Naked Scientists Podcast

Naked Scientists episode

Sat, 19th Jun 2010

Seriously Small Structures

Nanotube (c)

Seriously small structures are the focus of this week's Naked Scientists, as we look at nanostructures and their role in future energy technologies. We find out how nanostructures could hold the key to safe storage and retrieval of hydrogen fuel, and can help us to build better batteries. Also, how scientists have caught swine 'flu in the act of mutating, why females are more likely to suffer the effects of stress, and a way to weave bomb proof curtains that expand when they're stretched. Plus, in kitchen science, we find out why soap bubbles create such beautiful colours.

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In this edition of Naked Scientists

Full Transcript

  • 11:33 - Creating Bomb-proof Curtains

    A new type of material, one that gets thicker rather than thinner when you stretch it, is being developed by EPSRC funded researchers and they're trying to provide better protection from the effects of bomb explosions. Jane Reck spoke to the inventors who are based at Exeter Un...

  • 19:13 - Storing Hydrogen safely

    With hydrogen tipped as the green fuel of the future, safer, more efficient methods of storage need to be found to make it possible. Stephen Bennington from ISIS at the Rutherford Appleton Laboratory is looking at how nanostructured materials could help...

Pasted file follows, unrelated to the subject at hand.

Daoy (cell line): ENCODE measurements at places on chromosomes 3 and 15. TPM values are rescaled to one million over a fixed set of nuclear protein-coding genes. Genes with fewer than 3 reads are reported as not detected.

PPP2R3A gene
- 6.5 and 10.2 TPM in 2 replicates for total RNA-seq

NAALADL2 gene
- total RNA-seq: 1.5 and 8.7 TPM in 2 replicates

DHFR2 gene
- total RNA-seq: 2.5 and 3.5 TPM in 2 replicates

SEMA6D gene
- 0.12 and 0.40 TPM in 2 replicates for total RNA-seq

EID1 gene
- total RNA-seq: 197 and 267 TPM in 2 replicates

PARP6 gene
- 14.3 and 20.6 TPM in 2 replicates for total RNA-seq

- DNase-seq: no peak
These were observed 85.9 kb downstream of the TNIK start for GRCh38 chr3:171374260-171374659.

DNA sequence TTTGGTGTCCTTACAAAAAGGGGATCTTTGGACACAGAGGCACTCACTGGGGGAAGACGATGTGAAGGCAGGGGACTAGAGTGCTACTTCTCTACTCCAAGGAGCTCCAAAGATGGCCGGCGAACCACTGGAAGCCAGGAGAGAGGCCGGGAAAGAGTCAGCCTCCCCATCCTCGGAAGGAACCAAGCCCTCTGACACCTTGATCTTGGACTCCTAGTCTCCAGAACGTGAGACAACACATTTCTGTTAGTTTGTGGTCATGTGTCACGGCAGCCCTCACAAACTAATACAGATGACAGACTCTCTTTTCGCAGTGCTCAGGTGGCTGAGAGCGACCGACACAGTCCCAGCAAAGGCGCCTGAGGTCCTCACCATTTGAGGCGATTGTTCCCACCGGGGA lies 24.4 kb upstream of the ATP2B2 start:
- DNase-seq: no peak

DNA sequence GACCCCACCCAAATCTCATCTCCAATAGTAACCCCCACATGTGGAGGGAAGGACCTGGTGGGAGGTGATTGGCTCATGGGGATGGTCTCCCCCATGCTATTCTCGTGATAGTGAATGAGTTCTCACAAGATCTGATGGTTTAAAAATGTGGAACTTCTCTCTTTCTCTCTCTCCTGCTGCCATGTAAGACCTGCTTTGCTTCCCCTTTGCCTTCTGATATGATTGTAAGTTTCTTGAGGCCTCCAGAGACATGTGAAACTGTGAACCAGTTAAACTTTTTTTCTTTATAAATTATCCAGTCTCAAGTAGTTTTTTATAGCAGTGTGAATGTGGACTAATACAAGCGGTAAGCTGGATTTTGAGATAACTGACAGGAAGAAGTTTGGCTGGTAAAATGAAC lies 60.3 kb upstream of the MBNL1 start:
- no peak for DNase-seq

• 35:41 - Nanostructures in Batteries

    Lithium ion batteries are an essential part of most of our everyday lives. For each different job, you're looking at different properties whether itís fast-charging time, efficiency, safety, or cost. At the moment, thereís a trade-off between these properties, but nanotechnolo...

  • 41:47 - Bubble Colours - Interference Colours

    Make beautiful nanoscale structures using nothing more sophisticated than the washing up...

  • 50:03 - Is there Hydrogen on the Moon?

    Is there Hydrogen on the Moon?

  • 50:54 - How do we safely store hydrogen?

    A team of researchers from the University of Crete led by George Froudakis has designed a sponge-like material made of layers of one atom-thick graphene separated by carbon nanotubes 1.2-nanometers tall. The material contains positively-charged lithium ions that further strengthe...



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